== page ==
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Afghanistan’s weapons cache – a lucrative business for smugglers but trouble for neighbours

The recent collapse of the Western-backed government in Kabul has had many consequences to Afghanistan, but one area that has been under-reported upon is the increased risk of foreign-made weapons being now used to fuel conflict and to violate human rights in neighbouring countries.

Afghanistan has a limited arms manufacturing capacity and has historically relied on the import of foreign-made weapons (FMW), as was the case for the former Afghan National Army (ANA) and police. But it is a country that is awash with arms.

A few years ago, Action on Armed Violence (AOAV) published a summary of arms transfers to Afghanistan from United States and other NATO countries.  Data released by the US Department of Defence indicated that over half a million small arms had been sent to Afghanistan between 2001 and 2016.  These transfers, totalling some $981 million, included ammunition and weapons components.

Such a profusion of guns has consequence. For decades, human rights groups have warned of the risks associated with the proliferation of small arms (conventional hand-held firearms such as assault rifles).  Various studies have highlighted the terrible impact of their spread on development prospects and human security.  According to Amnesty International, around 500 people die on average everyday as the result of violence committed using firearms.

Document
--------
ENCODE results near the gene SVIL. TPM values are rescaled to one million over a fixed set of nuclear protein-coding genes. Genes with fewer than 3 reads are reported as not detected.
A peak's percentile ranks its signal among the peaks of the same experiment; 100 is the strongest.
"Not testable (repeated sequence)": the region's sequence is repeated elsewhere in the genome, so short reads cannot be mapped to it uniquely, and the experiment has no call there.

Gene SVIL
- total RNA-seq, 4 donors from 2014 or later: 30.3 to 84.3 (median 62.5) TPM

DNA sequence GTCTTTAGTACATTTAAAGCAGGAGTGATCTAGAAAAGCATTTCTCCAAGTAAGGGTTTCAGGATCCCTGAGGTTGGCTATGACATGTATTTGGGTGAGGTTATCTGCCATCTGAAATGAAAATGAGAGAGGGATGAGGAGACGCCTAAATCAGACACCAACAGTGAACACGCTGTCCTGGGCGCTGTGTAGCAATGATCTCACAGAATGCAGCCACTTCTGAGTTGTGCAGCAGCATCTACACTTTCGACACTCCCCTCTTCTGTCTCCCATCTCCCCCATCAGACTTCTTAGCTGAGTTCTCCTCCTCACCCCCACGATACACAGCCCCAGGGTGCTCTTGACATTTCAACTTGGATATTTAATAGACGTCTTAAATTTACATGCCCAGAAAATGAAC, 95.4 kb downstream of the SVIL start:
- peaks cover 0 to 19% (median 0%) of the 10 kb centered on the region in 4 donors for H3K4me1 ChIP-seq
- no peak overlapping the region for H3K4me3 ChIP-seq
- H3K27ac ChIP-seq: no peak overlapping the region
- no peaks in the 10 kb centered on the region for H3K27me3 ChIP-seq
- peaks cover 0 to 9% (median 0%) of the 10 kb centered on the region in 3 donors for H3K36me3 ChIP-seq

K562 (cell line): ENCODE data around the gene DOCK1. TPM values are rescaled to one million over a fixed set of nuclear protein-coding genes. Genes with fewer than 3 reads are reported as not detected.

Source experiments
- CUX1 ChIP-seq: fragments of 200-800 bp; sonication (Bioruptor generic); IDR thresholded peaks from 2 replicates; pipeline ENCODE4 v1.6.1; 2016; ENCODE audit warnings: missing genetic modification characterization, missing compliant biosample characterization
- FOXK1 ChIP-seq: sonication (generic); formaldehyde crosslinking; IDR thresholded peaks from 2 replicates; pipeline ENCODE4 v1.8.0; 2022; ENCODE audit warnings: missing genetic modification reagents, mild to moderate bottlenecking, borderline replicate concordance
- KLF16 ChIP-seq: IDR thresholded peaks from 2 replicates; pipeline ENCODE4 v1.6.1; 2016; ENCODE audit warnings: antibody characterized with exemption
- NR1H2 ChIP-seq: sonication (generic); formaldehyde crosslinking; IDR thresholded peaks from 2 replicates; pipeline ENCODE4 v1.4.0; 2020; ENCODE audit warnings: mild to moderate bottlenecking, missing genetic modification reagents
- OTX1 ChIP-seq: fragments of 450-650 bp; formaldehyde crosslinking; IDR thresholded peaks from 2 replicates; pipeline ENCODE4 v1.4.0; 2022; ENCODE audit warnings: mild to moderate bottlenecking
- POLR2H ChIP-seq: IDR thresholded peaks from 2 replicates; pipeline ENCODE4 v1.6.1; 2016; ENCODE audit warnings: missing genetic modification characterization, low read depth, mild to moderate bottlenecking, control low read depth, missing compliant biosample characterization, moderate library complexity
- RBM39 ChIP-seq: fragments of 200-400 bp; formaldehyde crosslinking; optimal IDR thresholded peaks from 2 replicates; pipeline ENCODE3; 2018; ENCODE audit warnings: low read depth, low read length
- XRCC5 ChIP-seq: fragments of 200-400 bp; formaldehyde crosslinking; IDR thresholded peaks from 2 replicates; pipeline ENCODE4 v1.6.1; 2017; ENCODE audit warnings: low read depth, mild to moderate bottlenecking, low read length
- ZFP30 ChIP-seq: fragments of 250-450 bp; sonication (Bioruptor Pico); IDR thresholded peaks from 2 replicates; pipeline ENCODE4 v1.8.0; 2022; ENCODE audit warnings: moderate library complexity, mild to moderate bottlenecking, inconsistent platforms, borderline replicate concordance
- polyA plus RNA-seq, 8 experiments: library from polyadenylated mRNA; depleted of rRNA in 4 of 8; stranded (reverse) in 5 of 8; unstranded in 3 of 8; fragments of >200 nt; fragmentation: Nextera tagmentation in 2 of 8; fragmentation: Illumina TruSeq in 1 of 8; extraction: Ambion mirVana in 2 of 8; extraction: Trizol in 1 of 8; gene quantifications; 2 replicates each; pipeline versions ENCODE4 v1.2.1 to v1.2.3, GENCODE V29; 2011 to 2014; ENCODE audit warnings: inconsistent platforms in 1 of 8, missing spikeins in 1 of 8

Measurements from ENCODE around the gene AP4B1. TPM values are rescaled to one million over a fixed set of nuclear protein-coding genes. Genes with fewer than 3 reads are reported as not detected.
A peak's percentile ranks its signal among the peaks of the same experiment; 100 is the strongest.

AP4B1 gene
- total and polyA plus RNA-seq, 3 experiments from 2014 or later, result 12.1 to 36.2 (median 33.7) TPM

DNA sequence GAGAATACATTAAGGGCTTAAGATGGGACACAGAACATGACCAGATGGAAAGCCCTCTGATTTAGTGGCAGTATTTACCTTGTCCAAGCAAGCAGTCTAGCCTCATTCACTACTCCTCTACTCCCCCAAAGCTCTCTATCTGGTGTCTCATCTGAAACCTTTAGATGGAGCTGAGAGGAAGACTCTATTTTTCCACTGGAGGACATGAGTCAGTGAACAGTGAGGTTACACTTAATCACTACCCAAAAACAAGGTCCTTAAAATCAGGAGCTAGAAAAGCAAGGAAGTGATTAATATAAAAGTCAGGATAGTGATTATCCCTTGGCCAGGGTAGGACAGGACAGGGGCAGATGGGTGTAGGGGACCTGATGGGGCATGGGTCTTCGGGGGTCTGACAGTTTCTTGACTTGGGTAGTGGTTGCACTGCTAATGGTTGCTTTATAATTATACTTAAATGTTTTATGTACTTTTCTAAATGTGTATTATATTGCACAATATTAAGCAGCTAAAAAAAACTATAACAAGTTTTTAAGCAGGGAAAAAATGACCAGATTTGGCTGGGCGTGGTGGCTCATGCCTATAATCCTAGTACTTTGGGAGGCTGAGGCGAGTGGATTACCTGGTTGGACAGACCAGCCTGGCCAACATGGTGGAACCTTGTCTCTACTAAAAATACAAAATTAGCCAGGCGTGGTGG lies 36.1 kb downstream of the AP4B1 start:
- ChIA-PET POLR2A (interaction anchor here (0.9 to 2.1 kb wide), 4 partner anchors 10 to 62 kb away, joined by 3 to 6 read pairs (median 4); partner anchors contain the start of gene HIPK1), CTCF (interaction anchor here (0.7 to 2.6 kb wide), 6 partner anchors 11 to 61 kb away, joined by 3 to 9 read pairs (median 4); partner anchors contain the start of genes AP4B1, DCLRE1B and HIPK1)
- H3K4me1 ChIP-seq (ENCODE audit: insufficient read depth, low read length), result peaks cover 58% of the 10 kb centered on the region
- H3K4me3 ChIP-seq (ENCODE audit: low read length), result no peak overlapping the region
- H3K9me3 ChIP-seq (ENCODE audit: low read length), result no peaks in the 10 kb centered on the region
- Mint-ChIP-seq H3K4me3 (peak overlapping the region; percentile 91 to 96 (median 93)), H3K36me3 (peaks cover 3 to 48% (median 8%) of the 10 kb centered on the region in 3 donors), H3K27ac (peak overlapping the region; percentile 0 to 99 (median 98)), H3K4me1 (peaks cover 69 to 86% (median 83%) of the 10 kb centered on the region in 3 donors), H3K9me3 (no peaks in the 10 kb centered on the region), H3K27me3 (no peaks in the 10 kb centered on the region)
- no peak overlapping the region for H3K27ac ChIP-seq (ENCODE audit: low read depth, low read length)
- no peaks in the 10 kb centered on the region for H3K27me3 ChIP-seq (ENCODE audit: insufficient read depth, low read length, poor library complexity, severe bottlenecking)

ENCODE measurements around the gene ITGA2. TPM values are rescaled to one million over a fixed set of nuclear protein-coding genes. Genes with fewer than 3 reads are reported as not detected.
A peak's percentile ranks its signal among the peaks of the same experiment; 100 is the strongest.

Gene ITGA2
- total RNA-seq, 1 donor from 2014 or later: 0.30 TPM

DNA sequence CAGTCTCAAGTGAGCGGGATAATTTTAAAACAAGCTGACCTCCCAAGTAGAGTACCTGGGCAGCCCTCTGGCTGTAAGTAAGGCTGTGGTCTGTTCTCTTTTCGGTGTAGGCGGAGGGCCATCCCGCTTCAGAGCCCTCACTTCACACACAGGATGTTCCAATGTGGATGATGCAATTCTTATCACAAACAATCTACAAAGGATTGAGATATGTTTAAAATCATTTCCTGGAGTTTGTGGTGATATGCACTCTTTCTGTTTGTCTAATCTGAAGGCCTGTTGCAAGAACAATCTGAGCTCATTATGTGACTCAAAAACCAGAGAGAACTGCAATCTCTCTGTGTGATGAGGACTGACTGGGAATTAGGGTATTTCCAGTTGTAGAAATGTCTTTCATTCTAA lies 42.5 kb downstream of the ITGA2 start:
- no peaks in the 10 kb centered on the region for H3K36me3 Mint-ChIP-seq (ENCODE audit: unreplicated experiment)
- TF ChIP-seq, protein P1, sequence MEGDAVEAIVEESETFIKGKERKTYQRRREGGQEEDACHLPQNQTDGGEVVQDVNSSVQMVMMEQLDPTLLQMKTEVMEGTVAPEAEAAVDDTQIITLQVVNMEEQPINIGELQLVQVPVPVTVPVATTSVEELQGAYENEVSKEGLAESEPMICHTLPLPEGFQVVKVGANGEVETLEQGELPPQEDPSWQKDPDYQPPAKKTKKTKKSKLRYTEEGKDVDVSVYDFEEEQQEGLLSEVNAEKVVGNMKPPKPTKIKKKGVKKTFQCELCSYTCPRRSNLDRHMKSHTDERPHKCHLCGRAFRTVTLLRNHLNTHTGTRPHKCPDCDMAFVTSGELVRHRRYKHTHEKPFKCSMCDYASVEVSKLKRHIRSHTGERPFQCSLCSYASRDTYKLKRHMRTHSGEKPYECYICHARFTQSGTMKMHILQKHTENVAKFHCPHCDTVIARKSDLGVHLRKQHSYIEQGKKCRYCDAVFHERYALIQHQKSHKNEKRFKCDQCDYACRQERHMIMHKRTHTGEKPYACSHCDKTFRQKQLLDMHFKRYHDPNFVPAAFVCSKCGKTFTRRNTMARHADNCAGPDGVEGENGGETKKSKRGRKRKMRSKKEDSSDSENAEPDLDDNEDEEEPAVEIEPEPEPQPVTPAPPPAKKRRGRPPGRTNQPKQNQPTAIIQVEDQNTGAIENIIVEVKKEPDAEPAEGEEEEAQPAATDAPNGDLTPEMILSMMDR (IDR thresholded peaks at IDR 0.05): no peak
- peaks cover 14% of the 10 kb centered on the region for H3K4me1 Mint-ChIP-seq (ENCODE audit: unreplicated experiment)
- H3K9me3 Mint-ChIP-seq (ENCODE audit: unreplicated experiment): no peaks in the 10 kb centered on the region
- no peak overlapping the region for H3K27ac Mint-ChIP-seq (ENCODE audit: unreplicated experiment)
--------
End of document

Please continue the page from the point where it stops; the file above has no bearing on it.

It is not surprising then that security analysts and regional governments border Afghanistan, including India, have expressed concern over the potential for FMW to be smuggled out of Afghanistan.  The return of cross-border smuggling, which has been curtailed since 2001, is seen by some as even inevitable. But inevitability is far from even. According to Derek Grossman, a senior defence analyst at Rand Corp, the country’s neighbours have responded to the risk in different ways, particularly in relation to regional counterterrorism cooperation.